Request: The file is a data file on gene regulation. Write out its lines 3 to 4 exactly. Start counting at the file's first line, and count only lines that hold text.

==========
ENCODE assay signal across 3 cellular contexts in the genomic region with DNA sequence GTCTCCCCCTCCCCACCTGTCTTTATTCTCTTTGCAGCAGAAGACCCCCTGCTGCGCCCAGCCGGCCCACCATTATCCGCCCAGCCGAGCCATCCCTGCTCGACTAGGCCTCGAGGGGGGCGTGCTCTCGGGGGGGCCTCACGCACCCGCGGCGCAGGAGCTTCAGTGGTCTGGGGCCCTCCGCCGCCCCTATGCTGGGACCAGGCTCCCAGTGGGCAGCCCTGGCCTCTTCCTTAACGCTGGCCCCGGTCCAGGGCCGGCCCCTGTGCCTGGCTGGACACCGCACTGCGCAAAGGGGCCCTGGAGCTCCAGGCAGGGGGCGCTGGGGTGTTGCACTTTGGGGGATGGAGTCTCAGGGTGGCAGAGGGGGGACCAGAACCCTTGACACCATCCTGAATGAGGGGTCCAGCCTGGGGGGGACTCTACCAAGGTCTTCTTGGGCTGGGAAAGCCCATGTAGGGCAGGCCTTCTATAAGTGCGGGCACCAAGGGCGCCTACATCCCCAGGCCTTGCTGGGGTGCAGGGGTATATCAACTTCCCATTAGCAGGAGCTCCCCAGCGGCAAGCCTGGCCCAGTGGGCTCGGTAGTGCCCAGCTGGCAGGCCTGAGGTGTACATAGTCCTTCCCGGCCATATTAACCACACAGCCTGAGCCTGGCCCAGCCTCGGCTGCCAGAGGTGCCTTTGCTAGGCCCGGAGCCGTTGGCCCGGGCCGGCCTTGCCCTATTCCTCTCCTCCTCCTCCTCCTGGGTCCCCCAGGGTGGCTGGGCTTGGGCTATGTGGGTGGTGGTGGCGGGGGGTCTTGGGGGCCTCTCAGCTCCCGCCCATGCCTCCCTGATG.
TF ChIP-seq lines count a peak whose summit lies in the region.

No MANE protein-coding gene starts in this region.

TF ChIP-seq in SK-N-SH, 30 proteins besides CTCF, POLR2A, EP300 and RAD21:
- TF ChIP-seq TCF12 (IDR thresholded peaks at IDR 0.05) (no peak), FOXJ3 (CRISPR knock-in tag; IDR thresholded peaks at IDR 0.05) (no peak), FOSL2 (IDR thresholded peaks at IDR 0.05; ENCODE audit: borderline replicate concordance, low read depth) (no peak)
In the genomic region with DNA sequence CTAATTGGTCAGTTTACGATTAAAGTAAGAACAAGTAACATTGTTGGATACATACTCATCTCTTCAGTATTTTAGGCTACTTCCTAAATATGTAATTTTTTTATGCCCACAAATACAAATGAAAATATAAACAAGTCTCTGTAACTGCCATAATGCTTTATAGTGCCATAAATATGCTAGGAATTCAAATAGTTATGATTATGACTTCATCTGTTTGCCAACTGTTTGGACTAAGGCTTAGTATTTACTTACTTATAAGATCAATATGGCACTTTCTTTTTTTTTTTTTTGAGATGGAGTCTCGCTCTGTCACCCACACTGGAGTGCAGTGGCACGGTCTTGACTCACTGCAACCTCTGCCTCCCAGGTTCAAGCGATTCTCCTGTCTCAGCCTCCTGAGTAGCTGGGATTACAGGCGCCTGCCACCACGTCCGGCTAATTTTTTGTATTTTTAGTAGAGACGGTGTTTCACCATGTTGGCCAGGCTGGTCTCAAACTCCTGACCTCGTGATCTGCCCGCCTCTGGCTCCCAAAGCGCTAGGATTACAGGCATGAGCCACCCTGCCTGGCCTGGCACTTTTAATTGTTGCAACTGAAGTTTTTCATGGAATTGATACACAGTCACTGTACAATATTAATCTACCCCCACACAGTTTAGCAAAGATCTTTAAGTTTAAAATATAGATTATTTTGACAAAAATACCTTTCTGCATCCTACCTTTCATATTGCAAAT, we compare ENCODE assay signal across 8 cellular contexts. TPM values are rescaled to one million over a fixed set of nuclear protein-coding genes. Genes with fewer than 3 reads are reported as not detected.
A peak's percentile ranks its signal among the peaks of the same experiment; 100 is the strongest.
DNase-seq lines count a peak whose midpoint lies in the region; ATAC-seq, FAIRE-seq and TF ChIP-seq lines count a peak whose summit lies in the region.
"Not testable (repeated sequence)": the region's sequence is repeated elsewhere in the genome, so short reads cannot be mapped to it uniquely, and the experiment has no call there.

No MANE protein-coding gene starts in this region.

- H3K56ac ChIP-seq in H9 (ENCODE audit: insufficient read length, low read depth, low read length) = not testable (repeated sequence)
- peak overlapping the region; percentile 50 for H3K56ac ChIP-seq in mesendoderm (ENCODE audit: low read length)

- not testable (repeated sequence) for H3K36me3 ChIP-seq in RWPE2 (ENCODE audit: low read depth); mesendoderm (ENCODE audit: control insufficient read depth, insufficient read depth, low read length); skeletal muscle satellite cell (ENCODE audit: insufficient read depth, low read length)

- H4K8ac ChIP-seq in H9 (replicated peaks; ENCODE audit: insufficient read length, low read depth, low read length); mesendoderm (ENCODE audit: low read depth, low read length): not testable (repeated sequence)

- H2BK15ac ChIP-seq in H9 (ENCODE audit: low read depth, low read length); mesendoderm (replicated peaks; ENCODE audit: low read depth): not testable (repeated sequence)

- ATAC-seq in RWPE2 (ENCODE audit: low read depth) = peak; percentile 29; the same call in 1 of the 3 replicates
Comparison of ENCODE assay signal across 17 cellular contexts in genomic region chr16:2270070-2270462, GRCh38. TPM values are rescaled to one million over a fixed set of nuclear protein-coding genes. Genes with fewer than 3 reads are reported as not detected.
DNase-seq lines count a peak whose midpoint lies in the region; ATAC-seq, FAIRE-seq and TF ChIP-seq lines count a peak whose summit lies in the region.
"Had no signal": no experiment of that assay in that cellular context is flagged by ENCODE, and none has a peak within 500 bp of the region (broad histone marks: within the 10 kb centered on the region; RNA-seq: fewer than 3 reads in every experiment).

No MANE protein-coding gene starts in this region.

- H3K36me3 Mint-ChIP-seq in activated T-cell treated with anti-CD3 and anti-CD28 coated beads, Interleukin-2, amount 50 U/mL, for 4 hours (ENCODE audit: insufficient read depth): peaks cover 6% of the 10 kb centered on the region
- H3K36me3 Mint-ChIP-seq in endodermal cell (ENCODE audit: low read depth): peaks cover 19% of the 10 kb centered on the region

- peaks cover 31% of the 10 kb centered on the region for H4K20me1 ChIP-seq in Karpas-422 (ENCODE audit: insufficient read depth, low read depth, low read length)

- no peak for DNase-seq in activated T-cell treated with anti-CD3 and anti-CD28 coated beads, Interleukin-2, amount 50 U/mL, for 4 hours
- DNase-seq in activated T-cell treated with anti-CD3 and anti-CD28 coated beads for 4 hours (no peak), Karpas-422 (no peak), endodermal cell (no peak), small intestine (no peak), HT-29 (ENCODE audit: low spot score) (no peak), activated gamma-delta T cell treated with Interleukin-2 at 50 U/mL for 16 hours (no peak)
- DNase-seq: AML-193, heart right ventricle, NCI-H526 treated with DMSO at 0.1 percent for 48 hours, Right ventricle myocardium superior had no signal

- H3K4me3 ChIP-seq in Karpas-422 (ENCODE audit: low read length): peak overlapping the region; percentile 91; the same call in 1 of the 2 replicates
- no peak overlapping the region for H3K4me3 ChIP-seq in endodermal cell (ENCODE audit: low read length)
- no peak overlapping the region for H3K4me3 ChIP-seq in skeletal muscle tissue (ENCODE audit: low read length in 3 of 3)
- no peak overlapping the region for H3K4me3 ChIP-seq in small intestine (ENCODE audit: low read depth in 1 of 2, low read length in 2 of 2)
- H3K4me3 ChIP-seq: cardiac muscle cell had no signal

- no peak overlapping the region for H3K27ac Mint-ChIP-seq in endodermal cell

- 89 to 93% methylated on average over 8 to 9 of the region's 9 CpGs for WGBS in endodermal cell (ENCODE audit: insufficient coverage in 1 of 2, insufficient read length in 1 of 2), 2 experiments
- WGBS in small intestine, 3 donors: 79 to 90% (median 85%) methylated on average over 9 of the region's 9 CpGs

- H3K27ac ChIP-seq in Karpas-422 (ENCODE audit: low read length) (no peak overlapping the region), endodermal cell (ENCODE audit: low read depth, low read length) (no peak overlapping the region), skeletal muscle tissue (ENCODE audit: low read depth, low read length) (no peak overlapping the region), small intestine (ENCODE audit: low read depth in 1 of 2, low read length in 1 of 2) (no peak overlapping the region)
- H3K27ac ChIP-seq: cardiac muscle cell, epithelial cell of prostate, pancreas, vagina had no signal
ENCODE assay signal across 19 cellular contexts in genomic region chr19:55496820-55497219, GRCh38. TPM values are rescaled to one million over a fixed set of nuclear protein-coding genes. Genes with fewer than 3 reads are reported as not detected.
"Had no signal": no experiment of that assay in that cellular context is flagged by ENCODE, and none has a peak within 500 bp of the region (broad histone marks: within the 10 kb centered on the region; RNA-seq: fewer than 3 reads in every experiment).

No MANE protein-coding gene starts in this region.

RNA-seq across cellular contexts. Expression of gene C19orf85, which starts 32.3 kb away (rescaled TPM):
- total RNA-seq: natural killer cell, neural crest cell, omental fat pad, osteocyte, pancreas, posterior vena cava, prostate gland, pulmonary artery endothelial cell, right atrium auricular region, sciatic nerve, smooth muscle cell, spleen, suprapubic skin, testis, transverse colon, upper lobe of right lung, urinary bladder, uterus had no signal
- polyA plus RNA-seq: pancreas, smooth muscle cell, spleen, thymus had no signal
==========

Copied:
No MANE protein-coding gene starts in this region.

TF ChIP-seq in SK-N-SH, 30 proteins besides CTCF, POLR2A, EP300 and RAD21: